From March, Bahia starts to produce bottled coconut water without preservatives, using unique technology in the world. To check the development of the Group Aurantiaca in the municipality of Conde, 182 km from Salvador, the state secretary for Industry, Commerce and Mining, James Correia, overflew on Wednesday (8) over the 2200 hectares of coconut trees of agricultural division of the group - which includes Brazilian and North American partners - and visited the industrial fiber processing facilities, bottled water and milk and coconut oil, called Industrial Frysk.

"It really is an extraordinary venture for its lavishly appointed and huge installations. It has an investment value of R$370 million (over $155 million) with 1 thousand significant number of direct jobs in a city that has an economically active population of 6000 people. Both farms as the factory will give an extraordinary impetus to a region that has virtually only artisanal fishing and tourism as economic activities," said Correia, who was received by Vice President of Aurantiaca Group, Roberto Lessa.

"We will have the best coconut water in the world, no preservatives, allowing us to make a smooth process of pasteurization, increasing durability and flavor of the product," guarantees Lessa, after testing in Brazil and France laboratories. 

According to the executive, Frysk bet high on the decline of carbonated beverages - soda - and on Brazilian and worldwide increased consumption of coconut water. And the numbers are encouraging: in U.S., trade in coconut water rose from $ 6 million in 2008 to R $ 600 million in 2013.

By the end of 2014 the production units of milk and coconut oil should also be in operation. In a third step, the Frisk also will produce coconut flour. And the waste that are left in all the activities will be processed into biomass to fuel boilers and generate electricity through the steam.

(search: Bocão News)

Foto flickr by Jessica

Tuesday, January 7, 2014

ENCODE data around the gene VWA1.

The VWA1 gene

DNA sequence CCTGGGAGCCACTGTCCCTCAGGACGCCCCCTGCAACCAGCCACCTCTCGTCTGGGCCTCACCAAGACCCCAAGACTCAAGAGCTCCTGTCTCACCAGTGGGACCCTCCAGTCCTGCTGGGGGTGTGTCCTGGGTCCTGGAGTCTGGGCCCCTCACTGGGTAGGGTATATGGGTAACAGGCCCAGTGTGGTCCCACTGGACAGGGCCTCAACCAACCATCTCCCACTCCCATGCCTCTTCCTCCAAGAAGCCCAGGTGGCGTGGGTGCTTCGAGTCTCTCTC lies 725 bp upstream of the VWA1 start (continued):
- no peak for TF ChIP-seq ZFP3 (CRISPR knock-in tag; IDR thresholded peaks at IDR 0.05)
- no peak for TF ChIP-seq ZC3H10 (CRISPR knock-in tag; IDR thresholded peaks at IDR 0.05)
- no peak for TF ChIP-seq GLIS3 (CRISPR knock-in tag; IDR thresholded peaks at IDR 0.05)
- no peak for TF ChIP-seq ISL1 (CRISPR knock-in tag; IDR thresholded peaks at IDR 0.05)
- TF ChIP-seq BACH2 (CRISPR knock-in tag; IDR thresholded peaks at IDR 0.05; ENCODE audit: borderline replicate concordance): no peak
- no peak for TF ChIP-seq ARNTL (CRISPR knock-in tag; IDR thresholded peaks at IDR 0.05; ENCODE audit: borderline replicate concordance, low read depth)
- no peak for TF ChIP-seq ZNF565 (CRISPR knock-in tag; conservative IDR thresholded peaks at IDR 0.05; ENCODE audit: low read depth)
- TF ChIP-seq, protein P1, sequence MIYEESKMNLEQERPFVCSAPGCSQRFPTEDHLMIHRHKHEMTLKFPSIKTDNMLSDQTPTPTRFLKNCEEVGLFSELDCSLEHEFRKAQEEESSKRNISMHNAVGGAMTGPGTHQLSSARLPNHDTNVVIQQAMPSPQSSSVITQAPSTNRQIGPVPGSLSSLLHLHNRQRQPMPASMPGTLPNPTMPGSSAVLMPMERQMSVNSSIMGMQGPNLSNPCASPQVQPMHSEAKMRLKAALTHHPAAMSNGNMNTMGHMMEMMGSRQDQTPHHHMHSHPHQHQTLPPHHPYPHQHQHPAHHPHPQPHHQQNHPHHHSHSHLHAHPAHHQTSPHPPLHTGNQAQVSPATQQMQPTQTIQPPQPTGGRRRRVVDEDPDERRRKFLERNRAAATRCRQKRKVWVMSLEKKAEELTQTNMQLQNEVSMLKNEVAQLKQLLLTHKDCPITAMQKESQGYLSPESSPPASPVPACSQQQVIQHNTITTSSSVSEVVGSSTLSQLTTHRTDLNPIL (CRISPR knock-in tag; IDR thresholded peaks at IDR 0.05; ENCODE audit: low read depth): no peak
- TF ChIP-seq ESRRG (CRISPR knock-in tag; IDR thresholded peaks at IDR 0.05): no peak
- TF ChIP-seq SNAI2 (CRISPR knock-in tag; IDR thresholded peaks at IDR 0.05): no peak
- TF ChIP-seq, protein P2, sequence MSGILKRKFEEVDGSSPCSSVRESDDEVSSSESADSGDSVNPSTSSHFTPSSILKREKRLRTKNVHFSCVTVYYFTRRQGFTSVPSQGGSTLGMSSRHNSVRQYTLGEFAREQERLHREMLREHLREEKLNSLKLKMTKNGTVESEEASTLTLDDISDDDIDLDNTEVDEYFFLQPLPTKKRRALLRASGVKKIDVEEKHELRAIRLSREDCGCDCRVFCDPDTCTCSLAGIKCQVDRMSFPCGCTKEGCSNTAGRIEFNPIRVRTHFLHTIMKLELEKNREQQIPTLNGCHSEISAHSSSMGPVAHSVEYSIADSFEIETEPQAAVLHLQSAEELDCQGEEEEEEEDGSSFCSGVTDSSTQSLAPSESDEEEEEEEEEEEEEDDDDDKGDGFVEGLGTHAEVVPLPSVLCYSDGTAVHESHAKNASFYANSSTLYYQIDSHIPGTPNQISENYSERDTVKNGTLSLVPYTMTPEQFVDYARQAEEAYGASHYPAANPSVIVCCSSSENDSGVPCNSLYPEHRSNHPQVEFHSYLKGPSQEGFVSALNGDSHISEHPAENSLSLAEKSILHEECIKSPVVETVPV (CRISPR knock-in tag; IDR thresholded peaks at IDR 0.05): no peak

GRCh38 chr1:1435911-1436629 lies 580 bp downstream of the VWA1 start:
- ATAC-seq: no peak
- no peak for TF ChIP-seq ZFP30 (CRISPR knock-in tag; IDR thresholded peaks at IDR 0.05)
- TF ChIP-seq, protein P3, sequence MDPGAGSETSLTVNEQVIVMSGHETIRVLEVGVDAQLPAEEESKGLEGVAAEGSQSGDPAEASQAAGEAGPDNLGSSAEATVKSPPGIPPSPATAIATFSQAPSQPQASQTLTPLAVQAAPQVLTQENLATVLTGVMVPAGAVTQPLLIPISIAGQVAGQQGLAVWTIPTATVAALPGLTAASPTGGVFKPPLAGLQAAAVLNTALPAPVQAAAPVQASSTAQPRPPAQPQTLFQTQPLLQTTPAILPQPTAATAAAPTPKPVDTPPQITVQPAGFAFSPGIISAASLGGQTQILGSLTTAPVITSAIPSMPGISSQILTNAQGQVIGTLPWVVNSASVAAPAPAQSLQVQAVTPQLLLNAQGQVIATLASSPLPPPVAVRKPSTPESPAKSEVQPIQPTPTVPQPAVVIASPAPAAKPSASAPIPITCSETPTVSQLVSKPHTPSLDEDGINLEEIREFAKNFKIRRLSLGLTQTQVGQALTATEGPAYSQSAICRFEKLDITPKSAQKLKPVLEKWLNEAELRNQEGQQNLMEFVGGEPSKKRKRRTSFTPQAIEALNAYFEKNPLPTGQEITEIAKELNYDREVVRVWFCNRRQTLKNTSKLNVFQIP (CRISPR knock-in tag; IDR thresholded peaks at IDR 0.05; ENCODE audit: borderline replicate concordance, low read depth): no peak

The Coconut Coast, in the north of Bahia, corresponds to a total of 193 km (120 mi) of coastline, where coconut groves, dunes, rivers, swamps and fresh water lagoons are abundant as well as the presence of the Atlantic Rain Forest. The Green Road,  which goes from Praia do Forte up to the settlement of Cachoeira do Itanhim, in Jandaíra and extends until the border with the state of Sergipe. It crosses this beautiful region maintaining a critical distance from the areas of environmental preservation. For this reason, the route is sometimes more than 10 km (6.2 mi) from the beach. At Praia do Forte, the road meets the Coconut Road (Estrada do Côco) leading to Salvador, passing through spots, which are now integrated in the urban development of the state capital. In this region is located Deputado Luís Eduardo Magalhães International Airport.

The road starts in the surroundings of Salvador International, cutting the cities of Lauro de Freitas and Camaçari. It’s the oldest ecological road of the country, inaugurated in 1993, when it was extended from the Green Line.

The beaches of the Coconut Road are known for their calm, warm waters. The area also has lagoons, rivers and astonishing landscapes. The nature wonders of the region of the Jacuípe, Pojuca and Joanes rivers are also part of the attractions; Joanes River is an excellent spot for nautical sports.

Coconut Coast covers the municipalities of Camaçari, Lauro de Freitas, Mata de São João, Entre Rios, Esplanada, Conde e Jandaíra.


Foto flickr by Eduardo Coutinho

  • JAUÁ
Foto flickr by Rodrigo Della Fáver